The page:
Figure 1 shows the average LRT profiles for all methods, except IBDHETne (because the LRT profile of IBDHETne was almost indistinguishable from that of IBDHET). All the LRT curves are nicely centered around the true QTL position at the middle of the chromosome segment; i.e., there was no bias in the position estimates. IBDMUT and IBDHET had the highest LRT at the QTL position and thus had approximately equal power to detect the QTL. However, the LRT drops more quickly for the IBDMUT analysis than for the IBDHET analysis when moving away from the true QTL position, which suggests that IBDMUT has a higher precision to map the QTL. A reason for this may be that IBDHET estimates the mutation rate from the marker data, which reduces their information content and makes them less informative for positioning the QTL. This result also suggests that accounting for differences in heterozygosity (information content) between markers does not improve mapping precision, if the true underlying mutation rate was the same for all the markers. The MARK1 and MARK2 methods are also unbiased but have substantially less power to detect the QTL.

Figure 1.
Average LRT profiles. ♦, IBDHET; □, IBDMUT; [filled triangle], MARK1; X, MARK2.

Although the distributions of the LRT values under the null hypothesis of no QTL effect are expected to be approximately the same, i.e., a chi-square distribution with the same degrees of freedom, we tested this assumption by analyzing 100 replicated data sets where no QTL effect was simulated. The fifth-highest LRT value from these analyses yielded an estimate of the chromosome segmentwise critical significance threshold at P = 0.05, and these values were 3.48, 3.03, 3.34, and 3.34 for MARK1, MARK2, IBDMUT, and IBDHET, respectively. Hence, the critical significance thresholds of the four methods are similar, and the differences in LRT values in Figure 1 do translate into differences in power of detecting the QTL.

Table 2 shows the power of detecting the QTL and mapping precision of the methods expressed as the mean of the squared difference between the estimated and the true position. As expected from Figure 1, IBDMUT has the best precision, while IBDHET, IBDHETne, and MARK2 have similar precision. Power was calculated as the fraction of the replicates where LRT > 11, which corresponds to a nominal P-value of 0.001 assuming that LRT is approximately chi-square distributed with 1 d.f. The IBD-based methods all had substantially more power than direct regression on marker (haplotypes).

TABLE 2
The mean square error of the position estimate (MSE), the fraction of replicates with a QTL significant effect (power), the fraction of the significant QTL, where the true QTL position is within the 2-LOD-dropoff support interval [P(QTL in interval)], ...

For the analyses where a significant QTL was detected (LRT > 11), a 2-LOD-dropoff support interval was constructed for the position of the QTL, i.e., the interval surrounding the QTL peak where the likelihood exceeds LogLikmax − 2 × ln(10), where LogLikmax is the natural logarithm of the maximum likelihood. If the log likelihood was quadratic in the QTL position, this support interval is expected to contain the QTL in ~99.8% of the cases. Visscher and Goddard (2004) show that the log likelihood is not quadratic, and hence we expect somewhat <99.8% of the estimates to lie within this interval. The number of replicates in which the true QTL position was within the 2-LOD-dropoff support interval was counted (Table 2). The number of cases where the QTL was contained in the support interval of the IBD-based analyses was ~3% less than expected. The average size of the support interval shows again that IBDMUT is more precise than IBDHET and IBDHETne. For the methods based on direct regression on the marker or haplotype, the 2-LOD-droffoff interval does not seem to provide reliable support intervals. The intervals seem much too short, such that the fraction of cases where the true QTL is within the interval is very low. These too short intervals are probably due to the spiky LRT profiles that are obtained by these analyses. Figure 2 shows an example replicate where all analyses erroneously place the QTL at ~0.6 cM, but the correct position of 1.0 cM is well within the LOD-2-support interval of the IBD-based methods, whereas the spikiness of MARK1 and MARK2 makes their LRT signal drop quickly and rise again in an irregular manner. In case of MARK2, one might even conclude that there are two QTL in this region.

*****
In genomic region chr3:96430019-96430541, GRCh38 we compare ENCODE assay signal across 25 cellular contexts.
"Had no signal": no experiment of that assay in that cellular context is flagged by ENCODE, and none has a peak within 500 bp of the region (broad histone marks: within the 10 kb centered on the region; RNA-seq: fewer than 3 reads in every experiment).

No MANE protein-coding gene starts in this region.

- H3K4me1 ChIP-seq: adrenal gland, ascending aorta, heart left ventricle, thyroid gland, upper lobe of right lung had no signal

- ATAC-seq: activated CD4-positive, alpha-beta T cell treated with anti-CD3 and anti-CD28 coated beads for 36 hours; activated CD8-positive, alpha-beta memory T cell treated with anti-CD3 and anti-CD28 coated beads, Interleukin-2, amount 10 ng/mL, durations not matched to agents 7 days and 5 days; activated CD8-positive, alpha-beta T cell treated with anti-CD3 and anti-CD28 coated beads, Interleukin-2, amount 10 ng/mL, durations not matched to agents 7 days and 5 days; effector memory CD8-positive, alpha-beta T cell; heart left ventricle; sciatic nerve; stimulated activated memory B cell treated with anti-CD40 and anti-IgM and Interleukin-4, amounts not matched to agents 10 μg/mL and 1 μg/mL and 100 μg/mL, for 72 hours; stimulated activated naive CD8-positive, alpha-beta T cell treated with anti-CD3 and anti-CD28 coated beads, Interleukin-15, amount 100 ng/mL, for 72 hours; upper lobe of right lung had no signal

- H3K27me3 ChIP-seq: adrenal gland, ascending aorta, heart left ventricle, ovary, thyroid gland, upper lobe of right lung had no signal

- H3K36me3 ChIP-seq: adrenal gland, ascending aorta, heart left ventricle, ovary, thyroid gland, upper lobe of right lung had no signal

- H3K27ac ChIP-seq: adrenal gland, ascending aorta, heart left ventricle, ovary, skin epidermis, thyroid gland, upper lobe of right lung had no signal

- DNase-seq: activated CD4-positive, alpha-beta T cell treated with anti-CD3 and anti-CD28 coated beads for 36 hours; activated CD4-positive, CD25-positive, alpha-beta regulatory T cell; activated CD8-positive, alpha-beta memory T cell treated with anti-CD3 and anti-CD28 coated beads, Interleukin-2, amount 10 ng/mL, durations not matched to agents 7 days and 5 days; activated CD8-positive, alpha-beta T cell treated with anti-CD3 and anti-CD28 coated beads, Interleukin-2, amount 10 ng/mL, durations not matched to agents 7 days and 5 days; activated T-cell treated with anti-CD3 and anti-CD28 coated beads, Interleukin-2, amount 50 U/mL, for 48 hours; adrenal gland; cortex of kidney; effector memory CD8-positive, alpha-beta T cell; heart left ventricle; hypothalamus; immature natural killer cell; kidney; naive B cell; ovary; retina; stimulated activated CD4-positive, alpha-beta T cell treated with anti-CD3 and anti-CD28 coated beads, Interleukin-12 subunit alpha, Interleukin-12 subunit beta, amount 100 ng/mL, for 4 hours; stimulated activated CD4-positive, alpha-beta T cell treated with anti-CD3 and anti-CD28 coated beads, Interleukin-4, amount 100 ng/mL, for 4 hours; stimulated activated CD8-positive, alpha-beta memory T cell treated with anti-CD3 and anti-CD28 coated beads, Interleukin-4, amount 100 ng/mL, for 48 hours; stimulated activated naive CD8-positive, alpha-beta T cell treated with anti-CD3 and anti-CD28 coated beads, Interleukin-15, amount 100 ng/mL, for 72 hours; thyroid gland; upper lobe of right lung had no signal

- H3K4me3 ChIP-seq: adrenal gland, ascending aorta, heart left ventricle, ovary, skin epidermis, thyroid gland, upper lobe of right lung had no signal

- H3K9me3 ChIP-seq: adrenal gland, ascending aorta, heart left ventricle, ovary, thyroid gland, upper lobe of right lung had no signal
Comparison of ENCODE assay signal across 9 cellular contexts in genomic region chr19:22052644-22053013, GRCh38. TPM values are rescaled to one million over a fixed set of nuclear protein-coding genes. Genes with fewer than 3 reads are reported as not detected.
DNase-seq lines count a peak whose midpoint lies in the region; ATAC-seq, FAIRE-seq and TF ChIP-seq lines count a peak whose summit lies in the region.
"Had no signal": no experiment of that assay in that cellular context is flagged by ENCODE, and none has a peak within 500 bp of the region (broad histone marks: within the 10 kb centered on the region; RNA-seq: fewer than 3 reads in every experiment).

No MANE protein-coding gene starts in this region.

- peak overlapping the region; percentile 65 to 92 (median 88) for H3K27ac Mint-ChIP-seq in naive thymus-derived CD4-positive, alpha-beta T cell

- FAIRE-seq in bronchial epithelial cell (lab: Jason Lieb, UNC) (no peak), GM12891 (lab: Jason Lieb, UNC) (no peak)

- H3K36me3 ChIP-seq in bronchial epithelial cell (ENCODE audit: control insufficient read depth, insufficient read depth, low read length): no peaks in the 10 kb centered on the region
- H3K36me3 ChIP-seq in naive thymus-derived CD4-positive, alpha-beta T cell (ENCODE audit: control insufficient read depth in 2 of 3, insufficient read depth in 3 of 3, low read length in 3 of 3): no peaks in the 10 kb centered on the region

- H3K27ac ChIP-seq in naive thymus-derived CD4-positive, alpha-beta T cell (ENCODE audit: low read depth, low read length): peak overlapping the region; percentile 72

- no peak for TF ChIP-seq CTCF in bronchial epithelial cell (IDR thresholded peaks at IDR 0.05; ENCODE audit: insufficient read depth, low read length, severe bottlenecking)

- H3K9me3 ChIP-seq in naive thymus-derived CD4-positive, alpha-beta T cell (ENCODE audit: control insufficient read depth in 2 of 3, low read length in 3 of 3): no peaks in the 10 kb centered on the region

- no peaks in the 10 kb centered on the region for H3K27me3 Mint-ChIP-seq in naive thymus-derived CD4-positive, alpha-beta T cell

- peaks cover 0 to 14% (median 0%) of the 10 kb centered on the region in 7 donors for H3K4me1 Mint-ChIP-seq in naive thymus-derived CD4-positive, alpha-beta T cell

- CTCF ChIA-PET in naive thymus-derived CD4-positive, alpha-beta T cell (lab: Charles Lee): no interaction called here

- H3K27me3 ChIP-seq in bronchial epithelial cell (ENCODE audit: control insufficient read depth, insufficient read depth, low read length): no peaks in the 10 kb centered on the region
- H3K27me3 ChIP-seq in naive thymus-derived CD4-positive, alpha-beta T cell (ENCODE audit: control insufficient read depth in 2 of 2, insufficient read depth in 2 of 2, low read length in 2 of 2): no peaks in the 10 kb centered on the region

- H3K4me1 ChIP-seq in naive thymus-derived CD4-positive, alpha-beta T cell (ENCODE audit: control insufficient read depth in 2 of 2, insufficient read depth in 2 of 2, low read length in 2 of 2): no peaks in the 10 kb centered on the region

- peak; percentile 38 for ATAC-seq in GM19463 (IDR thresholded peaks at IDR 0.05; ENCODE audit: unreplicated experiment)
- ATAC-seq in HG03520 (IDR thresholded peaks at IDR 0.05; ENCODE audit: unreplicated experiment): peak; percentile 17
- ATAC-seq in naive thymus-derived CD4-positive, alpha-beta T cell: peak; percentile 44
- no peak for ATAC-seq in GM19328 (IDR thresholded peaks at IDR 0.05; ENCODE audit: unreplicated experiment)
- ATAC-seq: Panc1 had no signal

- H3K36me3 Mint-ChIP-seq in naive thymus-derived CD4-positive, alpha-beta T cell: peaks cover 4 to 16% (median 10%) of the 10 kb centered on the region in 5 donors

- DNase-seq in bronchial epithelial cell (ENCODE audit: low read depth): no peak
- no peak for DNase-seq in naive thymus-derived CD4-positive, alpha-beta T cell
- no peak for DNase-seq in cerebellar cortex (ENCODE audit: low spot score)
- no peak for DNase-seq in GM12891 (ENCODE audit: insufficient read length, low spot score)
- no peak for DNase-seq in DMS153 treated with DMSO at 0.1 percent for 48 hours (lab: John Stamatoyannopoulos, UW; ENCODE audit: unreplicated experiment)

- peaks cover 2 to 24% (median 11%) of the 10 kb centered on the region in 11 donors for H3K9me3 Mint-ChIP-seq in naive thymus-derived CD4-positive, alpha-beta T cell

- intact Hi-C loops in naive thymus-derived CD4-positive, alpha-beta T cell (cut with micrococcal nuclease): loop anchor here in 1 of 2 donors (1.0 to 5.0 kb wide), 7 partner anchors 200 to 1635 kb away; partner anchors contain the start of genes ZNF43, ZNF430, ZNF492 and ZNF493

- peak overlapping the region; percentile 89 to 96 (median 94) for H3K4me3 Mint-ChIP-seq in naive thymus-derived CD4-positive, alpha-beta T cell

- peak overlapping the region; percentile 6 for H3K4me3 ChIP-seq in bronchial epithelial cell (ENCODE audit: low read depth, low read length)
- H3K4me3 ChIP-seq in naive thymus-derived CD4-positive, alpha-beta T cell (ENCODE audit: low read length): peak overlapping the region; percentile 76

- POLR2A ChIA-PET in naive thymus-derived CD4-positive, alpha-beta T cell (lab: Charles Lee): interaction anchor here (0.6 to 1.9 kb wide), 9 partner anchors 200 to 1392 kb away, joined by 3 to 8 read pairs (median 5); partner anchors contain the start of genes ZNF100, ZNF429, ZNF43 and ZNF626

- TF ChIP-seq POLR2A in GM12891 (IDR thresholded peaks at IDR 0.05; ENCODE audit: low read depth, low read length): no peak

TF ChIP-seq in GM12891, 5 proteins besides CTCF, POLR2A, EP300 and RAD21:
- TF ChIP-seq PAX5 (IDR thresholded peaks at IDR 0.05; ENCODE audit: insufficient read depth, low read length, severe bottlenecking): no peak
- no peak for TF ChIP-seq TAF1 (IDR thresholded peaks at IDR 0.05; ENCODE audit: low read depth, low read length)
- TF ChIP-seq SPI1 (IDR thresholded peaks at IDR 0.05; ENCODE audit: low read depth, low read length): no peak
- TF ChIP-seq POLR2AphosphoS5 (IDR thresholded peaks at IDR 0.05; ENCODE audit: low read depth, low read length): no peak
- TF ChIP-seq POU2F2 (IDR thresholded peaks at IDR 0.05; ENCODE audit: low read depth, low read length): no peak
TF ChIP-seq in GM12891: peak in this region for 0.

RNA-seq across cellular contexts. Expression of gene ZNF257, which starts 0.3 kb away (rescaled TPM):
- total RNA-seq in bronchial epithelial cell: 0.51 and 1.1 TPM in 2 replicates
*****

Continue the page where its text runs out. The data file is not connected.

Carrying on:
Figure 2.
Example of LRT profiles in a single replicate. ♦, IBDHET; □, IBDMUT; [filled triangle], MARK1; X, MARK2.

Another criterion by which to judge the different methods of analysis is the correlation between the IBD probability calculated from the markers and the “true” probability that the QTL alleles are IBD. The true probability depends on the length of the coalescence tree joining the QTL alleles in the two gametes (τ) and this is provided by the ms simulation program of Hudson (2002). This allowed us to calculate the probability of QTL alleles being IBD, i.e., no mutation since coalescence, given the coalescence tree as P(IBD | tree) = exp(−2θ × τ), where θ = 4NuQTL, with uQTL being the mutation rate at the QTL position, and τ is time till the two haplotypes coalesce. Choice of θ is somewhat arbitrary since it does not change the ordering of the probabilities and so has only a small effect on the correlation with the predicted IBD probability. We assumed θ = 2, since this seemed to give a spread in IBD probabilities. These P(IBD | tree) were considered as the “gold standard,” since they are based on the true simulated length of the tree that, of course, is not known in a real life situation, but is estimated using the information of linked markers. The IBD probabilities given the tree were correlated with the estimated IBD probabilities (Table 2), and the correlations mirror the differences in power between the methods. That is, the IBD methods have higher correlations and higher power to detect the QTL than the methods that use regression on the marker. The precision with which the methods position the QTL is probably more affected by how quickly the IBD probabilities change when moving from one position to the next than by the correlation between P(IBD | tree) and estimated IBD probabilities.